English Careers

3 Steps to Effective Substitute Teaching

Many educators feel that to be successful, you need the skills of a tactician, the charisma of a diplomat, and the wit of a psychologist. You don’t need three bachelor’s degrees to be a K-12 substitute teacher. The key to success lies in three simple steps: preparation and time management; attendance and memorization; and confidence and engagement.

I am a substitute teacher for a company called Source4Teachers. I have a licensed substitute teaching certificate from the state of New Jersey to teach in Middlesex County. I’m a floating substitute, which means I’m an independent educator. When a school needs a teaching position filled, they notify Source4Teachers. I have access to an online job portal where the teaching jobs are posted. From there, I click on the assignments that fit my weekly schedule. With teaching, I discovered three steps that help make substituting more effective.

Step 1: Preparation and Time Management

I arrive half an hour before school starts, report to the office, and study the teacher’s plan book or notes for that day. I go over the assignments. Sometimes it’s a test, work packet, or chapter reading. It doesn’t matter what subject is being taught because all subjects entail the same curriculum structure for the most part. I write my name on the whiteboard, in large letters, so students can see it clearly. I also create summary bullet points on the whiteboard, dividing the class into separate time allotments. As class progresses, I cross out the completed tasks. When students see a visual representation of this, it establishes order, time management, and a frame of reference.

Step 2: Attendance and Memorization

Attendance is an important part of class. This is a great opportunity to collect the names of your students and ascertain any information about them. What works best is carrying a notebook and visiting each student at their desk. Upon asking their names, I write them in a sequenced column, by order of desk and row. When all the students are accounted for, I recommend memorizing at least five names: two students in the front row and three students in the back. You can call out on them for questions. As far as the other students go—the ones you haven’t memorized—if one raises their hand for a question, or if another is disengaged, you have all the names in order because of the desk placement written down. You can address them directly, instead of using pronouns to take away student anonymity and allow them to become more open, receptive, and attentive.

Step 3: Confidence and Engagement

Confidence gives substitute teachers the ability to engage students about coursework. It also frames the classroom, giving the instructor the authority to lead. Walk up and down the rows. Engage in positive reinforcement. Don’t hesitate to spend a few minutes teaching from the back of the class. This engagement establishes control. I find this method is more effective than sitting behind the desk all period. If you’re unfamiliar with the teaching material, substitutes can ask for help from a neighboring teacher before class starts or by kindly asking a student in the front row. A studious learner most likely would oblige.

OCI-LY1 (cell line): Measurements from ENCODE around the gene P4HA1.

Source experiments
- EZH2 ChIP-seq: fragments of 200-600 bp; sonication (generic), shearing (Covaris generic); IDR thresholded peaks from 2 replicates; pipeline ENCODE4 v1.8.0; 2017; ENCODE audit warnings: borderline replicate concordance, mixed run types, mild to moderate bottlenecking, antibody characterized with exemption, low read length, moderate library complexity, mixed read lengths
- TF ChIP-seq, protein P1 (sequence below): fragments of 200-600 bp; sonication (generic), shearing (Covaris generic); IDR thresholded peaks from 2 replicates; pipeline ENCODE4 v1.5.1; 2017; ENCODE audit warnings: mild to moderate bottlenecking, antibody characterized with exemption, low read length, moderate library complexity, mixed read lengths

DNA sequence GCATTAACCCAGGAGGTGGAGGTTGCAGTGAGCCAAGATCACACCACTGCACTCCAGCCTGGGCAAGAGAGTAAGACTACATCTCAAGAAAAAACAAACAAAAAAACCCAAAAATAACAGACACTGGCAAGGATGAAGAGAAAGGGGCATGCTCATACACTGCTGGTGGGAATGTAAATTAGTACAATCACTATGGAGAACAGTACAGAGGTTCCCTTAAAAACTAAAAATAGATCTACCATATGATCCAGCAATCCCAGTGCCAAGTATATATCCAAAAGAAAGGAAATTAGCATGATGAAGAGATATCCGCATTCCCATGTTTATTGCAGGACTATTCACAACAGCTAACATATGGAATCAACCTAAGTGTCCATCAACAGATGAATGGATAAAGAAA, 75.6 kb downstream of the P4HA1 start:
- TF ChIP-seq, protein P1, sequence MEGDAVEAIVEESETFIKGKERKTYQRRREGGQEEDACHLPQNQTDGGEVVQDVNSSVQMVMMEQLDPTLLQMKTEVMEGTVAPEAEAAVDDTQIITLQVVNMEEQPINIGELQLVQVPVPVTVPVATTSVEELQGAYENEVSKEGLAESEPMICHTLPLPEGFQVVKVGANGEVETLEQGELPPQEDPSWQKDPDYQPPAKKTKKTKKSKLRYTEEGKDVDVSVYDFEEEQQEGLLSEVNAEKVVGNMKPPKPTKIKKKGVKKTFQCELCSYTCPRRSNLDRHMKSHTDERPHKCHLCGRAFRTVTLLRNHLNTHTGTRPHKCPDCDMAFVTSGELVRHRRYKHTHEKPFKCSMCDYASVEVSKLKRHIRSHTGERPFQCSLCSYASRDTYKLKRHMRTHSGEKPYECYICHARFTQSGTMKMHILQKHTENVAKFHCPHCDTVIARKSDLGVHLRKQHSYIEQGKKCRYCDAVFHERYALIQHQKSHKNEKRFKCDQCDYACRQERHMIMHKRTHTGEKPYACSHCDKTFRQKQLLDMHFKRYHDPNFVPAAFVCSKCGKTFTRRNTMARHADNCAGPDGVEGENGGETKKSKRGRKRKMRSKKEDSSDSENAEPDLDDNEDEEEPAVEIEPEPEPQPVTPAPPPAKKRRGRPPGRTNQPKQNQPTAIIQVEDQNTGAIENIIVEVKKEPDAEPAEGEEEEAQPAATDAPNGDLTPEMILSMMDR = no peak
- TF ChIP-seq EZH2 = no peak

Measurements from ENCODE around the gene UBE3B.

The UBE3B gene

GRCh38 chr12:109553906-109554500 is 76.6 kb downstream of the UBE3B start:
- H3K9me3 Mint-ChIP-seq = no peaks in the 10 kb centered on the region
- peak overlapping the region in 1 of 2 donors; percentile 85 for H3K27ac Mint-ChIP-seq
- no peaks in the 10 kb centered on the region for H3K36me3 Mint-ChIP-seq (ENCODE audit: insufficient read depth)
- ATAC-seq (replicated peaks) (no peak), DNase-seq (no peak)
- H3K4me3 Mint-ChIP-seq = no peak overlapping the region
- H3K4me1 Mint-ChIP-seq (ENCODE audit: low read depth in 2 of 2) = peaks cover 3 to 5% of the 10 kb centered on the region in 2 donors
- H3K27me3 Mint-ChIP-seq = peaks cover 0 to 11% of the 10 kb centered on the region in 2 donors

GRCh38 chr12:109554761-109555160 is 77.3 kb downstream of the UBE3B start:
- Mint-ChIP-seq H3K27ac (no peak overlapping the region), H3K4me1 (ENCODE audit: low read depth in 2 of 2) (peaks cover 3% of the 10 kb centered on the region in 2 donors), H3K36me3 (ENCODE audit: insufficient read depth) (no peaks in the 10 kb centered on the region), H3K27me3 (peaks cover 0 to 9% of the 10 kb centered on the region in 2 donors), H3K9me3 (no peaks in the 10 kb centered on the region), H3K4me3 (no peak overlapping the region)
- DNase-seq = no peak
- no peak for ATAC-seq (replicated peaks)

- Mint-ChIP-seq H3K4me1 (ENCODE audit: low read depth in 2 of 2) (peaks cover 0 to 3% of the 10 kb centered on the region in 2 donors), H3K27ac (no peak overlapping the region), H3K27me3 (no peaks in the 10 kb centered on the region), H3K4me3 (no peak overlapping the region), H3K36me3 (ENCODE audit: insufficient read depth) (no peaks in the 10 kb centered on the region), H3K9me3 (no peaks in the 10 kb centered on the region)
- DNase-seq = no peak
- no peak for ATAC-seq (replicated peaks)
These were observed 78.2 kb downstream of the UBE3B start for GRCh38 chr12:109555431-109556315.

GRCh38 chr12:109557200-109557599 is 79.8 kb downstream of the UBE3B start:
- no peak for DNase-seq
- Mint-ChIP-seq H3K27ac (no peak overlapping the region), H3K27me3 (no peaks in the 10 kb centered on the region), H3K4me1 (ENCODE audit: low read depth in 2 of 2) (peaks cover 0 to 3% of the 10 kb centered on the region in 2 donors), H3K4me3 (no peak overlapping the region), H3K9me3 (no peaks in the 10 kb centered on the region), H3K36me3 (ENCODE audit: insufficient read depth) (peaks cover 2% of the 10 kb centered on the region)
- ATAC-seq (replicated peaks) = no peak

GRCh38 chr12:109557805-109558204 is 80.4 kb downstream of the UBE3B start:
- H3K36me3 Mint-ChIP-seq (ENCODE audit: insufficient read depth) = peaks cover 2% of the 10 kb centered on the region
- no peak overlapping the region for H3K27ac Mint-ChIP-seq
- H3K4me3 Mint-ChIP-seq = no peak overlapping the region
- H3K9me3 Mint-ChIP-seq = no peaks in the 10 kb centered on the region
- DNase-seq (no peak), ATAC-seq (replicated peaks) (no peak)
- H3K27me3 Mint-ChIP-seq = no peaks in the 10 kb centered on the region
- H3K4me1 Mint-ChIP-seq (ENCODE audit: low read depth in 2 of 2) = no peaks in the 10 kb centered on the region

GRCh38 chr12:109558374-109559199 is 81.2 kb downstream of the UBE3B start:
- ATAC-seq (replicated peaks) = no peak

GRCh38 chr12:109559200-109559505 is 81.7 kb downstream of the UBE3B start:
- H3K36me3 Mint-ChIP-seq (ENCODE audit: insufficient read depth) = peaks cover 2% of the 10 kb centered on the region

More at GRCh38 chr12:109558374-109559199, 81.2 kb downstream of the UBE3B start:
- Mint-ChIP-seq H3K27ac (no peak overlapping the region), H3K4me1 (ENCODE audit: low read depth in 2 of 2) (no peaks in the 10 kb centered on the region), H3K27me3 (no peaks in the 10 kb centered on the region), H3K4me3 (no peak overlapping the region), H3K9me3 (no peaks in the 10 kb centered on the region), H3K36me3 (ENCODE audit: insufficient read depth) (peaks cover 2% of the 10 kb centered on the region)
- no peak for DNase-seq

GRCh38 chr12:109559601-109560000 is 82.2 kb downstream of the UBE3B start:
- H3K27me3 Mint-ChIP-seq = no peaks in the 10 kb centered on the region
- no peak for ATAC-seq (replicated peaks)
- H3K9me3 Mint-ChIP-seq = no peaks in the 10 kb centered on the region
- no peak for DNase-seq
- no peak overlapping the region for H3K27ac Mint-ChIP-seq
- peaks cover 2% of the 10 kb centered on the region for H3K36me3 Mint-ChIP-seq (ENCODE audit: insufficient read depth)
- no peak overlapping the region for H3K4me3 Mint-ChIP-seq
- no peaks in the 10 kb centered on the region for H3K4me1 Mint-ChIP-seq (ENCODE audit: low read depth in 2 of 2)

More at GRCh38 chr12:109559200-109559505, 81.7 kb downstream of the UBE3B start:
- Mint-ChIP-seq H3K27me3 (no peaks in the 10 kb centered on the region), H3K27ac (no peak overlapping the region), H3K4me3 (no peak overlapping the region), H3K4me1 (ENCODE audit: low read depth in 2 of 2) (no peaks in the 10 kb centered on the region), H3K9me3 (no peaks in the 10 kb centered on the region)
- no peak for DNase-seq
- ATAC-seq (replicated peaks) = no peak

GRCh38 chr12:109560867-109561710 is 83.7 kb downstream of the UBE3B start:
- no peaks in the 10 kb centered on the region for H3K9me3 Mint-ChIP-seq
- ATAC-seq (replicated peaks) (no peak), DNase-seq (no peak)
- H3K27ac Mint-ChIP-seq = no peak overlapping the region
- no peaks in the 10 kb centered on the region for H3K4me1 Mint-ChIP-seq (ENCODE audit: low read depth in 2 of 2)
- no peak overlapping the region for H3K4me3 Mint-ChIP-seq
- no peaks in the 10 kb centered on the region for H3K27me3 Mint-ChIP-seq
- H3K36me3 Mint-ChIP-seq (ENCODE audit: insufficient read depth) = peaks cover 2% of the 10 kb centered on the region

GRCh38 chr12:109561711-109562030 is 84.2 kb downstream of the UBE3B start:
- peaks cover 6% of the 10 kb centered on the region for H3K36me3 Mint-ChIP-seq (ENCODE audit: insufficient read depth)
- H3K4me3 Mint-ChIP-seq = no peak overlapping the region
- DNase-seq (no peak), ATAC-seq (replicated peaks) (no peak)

Are you a Sigma Tau Delta Alumni member? Consider submitting a blog to WORDY by Nature to share with your fellow Sigma Tau Delta members how you have been using your English degree.


Charles Lobaito
Alpha Phi Beta Chapter, Alumnus
Southern New Hampshire University—COCE, Manchester, NH

 


Sigma Tau Delta

Sigma Tau Delta, International English Honor Society, was founded in 1924 at Dakota Wesleyan University. The Society strives to

  • Confer distinction for high achievement in English language and literature in undergraduate, graduate, and professional studies;
  • Provide, through its local chapters, cultural stimulation on college campuses and promote interest in literature and the English language in surrounding communities;
  • Foster all aspects of the discipline of English, including literature, language, and writing;
  • Promote exemplary character and good fellowship among its members;
  • Exhibit high standards of academic excellence; and
  • Serve society by fostering literacy.

With over 900 active chapters located in the United States and abroad, there are more than 1,000 Faculty Advisors, and approximately 9,000 members inducted annually.

Sigma Tau Delta also recognizes the accomplishments of professional writers who have contributed to the fields of language and literature.

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